The Oxford Book of Ballads - online book

A Selection Of The Best English Lyric Ballads Chosen & Edited by Arthur Quiller-Couch

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vi Then the King of Scotts in a study stood,
As he was a man of great might; He sware he would hold his parlament in leeve London,
If he cold ryde there right.
Then bespake a Squire, of Scottland borne,
And sayd, ' My leege, ha' peace, Before you come to leeve London,
Full sore you'le rue that race.
'Ther beene bold yeomen in merry England,
Husbandmen stiffe and strong ; Sharpe swords they done weare,
Bearen bowes and arrowes longe.'
The King was angrye at that word ;
A long sword out he drew, And there before his royall companye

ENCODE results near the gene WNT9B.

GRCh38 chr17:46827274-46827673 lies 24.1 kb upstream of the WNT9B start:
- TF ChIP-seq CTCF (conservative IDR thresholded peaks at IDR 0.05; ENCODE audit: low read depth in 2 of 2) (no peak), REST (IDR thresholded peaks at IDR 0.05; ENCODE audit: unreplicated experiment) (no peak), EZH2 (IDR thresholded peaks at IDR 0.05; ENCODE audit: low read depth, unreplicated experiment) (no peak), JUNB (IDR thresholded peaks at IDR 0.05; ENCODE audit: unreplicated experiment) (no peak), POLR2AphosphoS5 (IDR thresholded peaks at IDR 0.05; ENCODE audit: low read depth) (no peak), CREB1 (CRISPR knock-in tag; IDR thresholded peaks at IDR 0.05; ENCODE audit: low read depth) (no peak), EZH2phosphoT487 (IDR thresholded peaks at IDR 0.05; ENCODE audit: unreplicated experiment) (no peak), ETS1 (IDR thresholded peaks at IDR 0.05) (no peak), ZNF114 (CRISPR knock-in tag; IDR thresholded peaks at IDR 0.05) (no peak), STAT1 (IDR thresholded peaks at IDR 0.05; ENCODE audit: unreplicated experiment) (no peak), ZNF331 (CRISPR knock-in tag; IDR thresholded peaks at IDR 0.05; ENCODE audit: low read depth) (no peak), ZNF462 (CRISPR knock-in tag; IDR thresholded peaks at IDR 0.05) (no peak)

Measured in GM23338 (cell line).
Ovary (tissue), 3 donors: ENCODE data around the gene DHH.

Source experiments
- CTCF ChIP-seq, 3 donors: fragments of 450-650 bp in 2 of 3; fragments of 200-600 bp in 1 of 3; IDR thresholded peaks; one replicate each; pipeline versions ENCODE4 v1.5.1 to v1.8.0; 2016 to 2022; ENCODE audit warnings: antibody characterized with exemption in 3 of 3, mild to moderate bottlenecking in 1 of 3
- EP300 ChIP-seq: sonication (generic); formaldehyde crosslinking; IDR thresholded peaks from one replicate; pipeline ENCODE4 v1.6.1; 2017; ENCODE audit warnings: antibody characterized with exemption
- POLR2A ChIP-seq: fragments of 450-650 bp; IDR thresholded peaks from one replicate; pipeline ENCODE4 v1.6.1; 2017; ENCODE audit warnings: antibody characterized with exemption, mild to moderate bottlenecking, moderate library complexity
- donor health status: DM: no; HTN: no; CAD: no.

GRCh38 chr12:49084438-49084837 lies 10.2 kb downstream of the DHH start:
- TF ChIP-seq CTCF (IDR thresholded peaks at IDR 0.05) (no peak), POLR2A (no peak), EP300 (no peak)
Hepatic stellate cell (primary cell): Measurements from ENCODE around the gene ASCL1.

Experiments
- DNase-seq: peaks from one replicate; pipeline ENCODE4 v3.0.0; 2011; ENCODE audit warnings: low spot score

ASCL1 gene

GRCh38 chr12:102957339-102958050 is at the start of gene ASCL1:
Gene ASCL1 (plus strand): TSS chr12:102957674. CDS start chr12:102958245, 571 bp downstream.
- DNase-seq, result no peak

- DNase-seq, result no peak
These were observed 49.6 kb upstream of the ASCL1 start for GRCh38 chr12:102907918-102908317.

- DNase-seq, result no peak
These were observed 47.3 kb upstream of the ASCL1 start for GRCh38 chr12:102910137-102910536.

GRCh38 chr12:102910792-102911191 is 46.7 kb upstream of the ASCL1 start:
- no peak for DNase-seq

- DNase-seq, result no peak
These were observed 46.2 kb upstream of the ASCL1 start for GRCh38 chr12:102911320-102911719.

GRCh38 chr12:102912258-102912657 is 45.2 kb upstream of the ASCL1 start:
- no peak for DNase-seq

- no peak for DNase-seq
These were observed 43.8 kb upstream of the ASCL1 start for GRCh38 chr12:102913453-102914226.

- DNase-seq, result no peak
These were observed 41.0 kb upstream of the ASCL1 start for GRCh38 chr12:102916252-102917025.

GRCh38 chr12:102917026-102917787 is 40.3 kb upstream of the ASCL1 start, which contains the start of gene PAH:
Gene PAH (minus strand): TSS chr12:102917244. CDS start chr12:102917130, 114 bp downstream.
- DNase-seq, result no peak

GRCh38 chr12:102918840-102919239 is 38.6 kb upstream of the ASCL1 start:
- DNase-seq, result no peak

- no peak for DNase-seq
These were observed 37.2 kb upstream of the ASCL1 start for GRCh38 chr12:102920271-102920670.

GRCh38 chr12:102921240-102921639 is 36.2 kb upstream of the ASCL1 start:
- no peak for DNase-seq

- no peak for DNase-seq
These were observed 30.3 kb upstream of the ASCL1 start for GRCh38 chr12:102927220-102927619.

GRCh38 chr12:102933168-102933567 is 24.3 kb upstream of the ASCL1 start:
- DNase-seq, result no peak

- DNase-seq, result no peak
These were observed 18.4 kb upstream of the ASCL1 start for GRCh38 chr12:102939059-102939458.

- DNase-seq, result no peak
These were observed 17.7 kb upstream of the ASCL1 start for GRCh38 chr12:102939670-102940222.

His owne" Squire hee slew.
Hard hansell had the Scottes that day,
That wrought them woe enoughe, For a Scott then durst not speake a word
Ffor hanging att a boughe.
' The Earle of Anguish, where art thou ?
In my coate-armour thou shalt bee, And thou shalt lead the forward
Thorow the English countrye.
leeve] dear, pleasant. hansell] foretaste. Anguish] Angus. 1225                                        Y                                        641
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